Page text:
Global warming is vastly overrated as an environmental threat, argue leading climatologists Patrick J. Michaels and Robert Balling, Jr. Former Vice President Gore staked much of his career on a largely mythical problem, they write.
The Satanic Gases marshals an impressive array of scientific data, studies, and analyses that argue, cogently and consistently, that the initial forecasts of rapid global warming were simply wrong. But, perhaps more important, the book points out that attempts to “fix” the forecast by the UN’s Intergovernmental Panel on Climate Change are even more misguided than the original projections.
The authors argue that the jury is already in on global warming, and the verdict is a modest heating over the 21st century—very similar to what occurred during the last third of the 20th century. The vast majority of warming will take place in the winter, and within that season, the coldest, deadliest air masses will show the greatest change. The final third of the last century saw the greatest improvements in food supply, wealth, and longevity of life ever experienced. Some improvements actually resulted from changes in the earth’s natural greenhouse effect and others were totally insensitive to temperature. The authors argue that it is virtually impossible to reverse all of that progress with only a continued slow warming of the planet.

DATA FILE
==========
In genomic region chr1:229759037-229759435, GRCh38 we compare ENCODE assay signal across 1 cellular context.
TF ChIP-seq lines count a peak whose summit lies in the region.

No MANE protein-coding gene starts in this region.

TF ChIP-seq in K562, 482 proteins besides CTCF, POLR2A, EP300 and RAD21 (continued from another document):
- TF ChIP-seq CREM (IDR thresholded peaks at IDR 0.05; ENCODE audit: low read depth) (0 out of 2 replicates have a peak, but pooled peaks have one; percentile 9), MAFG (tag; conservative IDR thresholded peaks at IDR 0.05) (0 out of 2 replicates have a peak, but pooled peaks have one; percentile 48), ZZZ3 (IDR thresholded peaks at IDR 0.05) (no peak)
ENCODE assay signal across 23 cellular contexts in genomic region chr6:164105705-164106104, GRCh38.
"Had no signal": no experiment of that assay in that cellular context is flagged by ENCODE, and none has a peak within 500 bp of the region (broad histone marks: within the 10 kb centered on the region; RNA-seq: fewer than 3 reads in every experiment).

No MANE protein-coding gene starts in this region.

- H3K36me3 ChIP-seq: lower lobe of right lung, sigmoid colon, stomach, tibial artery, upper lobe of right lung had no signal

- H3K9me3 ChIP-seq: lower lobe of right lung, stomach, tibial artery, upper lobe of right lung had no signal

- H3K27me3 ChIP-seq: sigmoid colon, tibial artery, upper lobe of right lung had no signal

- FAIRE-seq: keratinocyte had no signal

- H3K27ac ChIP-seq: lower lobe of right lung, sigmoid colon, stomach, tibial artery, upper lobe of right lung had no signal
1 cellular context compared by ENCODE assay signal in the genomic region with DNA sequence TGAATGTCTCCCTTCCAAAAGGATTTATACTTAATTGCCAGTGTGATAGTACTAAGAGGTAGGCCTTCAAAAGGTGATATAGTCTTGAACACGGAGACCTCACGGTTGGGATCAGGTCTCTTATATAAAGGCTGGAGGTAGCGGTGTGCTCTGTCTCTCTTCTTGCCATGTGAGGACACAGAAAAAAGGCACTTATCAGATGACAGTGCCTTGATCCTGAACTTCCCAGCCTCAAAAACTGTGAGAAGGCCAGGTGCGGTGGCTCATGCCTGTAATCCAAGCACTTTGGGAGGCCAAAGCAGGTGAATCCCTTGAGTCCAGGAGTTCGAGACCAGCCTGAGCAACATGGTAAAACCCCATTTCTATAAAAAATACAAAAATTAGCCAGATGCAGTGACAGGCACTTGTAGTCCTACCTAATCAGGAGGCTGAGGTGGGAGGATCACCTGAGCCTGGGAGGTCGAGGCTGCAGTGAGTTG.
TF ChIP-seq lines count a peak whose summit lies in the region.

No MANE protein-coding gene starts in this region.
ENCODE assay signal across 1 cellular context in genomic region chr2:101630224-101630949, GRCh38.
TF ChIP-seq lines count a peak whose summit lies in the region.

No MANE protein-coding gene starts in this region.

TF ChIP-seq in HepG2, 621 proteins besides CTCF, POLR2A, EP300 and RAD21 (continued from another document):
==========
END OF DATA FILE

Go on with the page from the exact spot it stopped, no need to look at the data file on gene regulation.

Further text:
Unlike every other book on global warming, The Satanic Gases places the issue in its proper social and scientific context. Citing the pioneering work of historian of science Thomas Kuhn and economist James Buchanan, Michaels and Balling demonstrate that it was inevitable that global warming would be distorted by the political sphere and that most scientists would either stand mute or actually assist in that process. But, the authors argue, such distortions in science are always temporary, and inevitably the scientific community will concede that earlier forecasts dramatically exaggerated the threat of global warming.